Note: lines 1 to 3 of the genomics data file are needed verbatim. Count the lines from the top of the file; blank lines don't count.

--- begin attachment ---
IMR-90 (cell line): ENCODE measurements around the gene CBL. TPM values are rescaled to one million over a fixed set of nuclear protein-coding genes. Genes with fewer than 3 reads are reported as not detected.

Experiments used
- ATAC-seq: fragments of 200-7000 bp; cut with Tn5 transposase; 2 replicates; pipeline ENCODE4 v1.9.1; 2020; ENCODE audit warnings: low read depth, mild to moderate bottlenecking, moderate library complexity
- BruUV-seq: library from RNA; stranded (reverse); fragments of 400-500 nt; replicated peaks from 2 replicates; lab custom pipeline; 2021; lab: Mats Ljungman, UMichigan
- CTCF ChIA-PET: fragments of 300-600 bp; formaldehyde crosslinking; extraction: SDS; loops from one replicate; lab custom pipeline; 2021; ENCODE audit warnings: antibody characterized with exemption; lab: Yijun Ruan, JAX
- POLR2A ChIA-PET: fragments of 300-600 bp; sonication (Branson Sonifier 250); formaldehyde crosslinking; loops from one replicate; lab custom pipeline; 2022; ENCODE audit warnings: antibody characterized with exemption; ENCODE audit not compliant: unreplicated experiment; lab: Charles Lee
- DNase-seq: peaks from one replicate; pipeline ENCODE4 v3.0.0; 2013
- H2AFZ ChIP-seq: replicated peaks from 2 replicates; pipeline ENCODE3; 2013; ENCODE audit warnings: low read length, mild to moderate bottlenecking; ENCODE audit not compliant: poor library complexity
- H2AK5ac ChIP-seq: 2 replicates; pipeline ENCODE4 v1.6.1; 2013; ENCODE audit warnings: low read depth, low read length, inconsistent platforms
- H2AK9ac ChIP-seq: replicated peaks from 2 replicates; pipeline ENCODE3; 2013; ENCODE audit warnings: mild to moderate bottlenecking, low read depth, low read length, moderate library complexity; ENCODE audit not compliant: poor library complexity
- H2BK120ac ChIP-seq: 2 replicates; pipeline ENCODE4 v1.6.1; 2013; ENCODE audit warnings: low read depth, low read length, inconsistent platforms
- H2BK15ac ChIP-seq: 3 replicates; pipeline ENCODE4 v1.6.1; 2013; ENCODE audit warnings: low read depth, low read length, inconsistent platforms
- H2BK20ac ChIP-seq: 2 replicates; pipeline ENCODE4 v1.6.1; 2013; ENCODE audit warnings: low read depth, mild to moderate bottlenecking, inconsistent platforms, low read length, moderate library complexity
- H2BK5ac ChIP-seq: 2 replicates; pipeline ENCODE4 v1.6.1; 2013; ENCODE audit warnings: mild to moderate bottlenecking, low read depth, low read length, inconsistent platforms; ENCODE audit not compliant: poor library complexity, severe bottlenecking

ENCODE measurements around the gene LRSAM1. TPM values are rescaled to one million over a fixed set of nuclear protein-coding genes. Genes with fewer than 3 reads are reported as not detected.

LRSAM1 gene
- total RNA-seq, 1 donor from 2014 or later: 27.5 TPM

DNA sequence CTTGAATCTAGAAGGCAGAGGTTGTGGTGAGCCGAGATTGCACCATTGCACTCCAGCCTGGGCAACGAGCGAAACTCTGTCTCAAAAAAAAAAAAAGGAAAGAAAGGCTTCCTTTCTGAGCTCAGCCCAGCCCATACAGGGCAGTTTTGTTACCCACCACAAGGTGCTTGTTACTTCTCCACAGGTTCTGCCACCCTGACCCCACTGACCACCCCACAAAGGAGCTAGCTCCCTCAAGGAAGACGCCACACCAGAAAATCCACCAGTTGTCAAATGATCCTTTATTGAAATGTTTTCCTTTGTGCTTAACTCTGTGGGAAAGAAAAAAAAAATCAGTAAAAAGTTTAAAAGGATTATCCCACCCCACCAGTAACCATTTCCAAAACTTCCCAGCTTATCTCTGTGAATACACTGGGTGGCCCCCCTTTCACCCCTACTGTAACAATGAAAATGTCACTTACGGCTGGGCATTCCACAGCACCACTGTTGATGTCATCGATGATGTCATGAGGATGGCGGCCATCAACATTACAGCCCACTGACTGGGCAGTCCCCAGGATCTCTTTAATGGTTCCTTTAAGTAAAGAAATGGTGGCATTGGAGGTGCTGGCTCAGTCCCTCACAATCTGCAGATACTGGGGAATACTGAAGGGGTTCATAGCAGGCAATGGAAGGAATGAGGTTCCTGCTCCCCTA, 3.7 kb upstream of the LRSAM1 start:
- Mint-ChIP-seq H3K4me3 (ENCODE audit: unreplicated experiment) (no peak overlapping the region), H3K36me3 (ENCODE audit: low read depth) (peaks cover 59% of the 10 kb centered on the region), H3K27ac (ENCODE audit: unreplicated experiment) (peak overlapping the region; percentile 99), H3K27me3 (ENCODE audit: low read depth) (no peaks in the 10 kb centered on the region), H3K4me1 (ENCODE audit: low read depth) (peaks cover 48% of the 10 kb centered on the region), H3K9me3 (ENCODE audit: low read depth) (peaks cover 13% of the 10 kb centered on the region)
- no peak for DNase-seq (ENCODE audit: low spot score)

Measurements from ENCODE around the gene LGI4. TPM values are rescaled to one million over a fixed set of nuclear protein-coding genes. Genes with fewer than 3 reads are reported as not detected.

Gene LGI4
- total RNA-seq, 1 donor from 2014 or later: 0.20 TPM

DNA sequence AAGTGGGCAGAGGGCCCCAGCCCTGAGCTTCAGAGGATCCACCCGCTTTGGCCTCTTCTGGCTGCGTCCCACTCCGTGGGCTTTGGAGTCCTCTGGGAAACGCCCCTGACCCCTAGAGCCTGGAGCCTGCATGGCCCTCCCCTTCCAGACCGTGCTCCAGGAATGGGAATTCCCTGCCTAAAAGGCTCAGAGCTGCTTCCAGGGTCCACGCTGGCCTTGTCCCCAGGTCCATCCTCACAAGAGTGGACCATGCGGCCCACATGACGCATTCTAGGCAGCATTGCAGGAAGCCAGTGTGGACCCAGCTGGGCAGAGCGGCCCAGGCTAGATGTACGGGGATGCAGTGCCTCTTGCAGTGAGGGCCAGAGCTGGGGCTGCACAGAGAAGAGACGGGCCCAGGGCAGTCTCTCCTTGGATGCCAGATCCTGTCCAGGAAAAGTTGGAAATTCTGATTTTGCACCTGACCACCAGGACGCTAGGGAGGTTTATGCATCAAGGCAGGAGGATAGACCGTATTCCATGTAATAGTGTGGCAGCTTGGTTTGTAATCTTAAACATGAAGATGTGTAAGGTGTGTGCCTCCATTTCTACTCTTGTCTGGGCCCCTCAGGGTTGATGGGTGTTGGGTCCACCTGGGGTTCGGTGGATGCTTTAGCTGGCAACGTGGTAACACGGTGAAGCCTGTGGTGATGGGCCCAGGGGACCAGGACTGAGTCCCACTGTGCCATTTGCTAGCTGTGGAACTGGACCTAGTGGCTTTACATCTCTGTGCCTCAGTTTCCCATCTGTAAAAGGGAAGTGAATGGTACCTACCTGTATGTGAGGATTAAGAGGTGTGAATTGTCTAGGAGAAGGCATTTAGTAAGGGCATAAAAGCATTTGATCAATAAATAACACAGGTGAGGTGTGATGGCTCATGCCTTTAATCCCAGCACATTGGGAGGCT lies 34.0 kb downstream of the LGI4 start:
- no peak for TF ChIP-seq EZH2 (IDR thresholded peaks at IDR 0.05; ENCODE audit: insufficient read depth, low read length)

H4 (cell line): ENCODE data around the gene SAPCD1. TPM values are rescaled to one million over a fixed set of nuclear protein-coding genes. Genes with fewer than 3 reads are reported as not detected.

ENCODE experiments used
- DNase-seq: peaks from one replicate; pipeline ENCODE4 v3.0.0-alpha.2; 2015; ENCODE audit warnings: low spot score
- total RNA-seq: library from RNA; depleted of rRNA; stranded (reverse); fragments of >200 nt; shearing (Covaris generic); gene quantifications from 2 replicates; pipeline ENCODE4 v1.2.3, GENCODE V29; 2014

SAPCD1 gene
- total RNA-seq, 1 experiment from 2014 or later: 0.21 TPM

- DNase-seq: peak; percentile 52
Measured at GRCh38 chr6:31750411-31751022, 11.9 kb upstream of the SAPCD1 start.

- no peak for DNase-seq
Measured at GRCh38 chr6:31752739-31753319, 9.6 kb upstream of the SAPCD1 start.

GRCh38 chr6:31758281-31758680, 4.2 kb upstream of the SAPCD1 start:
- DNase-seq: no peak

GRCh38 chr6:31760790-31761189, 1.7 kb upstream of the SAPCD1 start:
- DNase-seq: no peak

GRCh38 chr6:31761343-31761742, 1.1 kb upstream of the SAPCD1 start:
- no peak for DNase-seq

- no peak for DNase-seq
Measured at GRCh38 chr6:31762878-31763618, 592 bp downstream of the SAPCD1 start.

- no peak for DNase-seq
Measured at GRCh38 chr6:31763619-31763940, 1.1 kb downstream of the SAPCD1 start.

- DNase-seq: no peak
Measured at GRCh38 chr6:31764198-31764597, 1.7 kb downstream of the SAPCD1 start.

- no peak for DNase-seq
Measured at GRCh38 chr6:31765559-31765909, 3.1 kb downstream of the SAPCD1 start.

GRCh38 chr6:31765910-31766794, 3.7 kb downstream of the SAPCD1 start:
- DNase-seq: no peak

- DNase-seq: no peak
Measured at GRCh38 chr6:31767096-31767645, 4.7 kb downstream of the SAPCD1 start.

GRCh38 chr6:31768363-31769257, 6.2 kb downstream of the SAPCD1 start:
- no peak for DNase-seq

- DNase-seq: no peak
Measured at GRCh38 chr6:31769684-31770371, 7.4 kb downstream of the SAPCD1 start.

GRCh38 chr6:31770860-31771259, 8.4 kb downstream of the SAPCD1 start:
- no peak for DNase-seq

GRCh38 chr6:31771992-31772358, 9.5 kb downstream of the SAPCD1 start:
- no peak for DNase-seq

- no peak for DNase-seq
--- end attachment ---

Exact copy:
IMR-90 (cell line): ENCODE measurements around the gene CBL. TPM values are rescaled to one million over a fixed set of nuclear protein-coding genes. Genes with fewer than 3 reads are reported as not detected.

Experiments used
- ATAC-seq: fragments of 200-7000 bp; cut with Tn5 transposase; 2 replicates; pipeline ENCODE4 v1.9.1; 2020; ENCODE audit warnings: low read depth, mild to moderate bottlenecking, moderate library complexity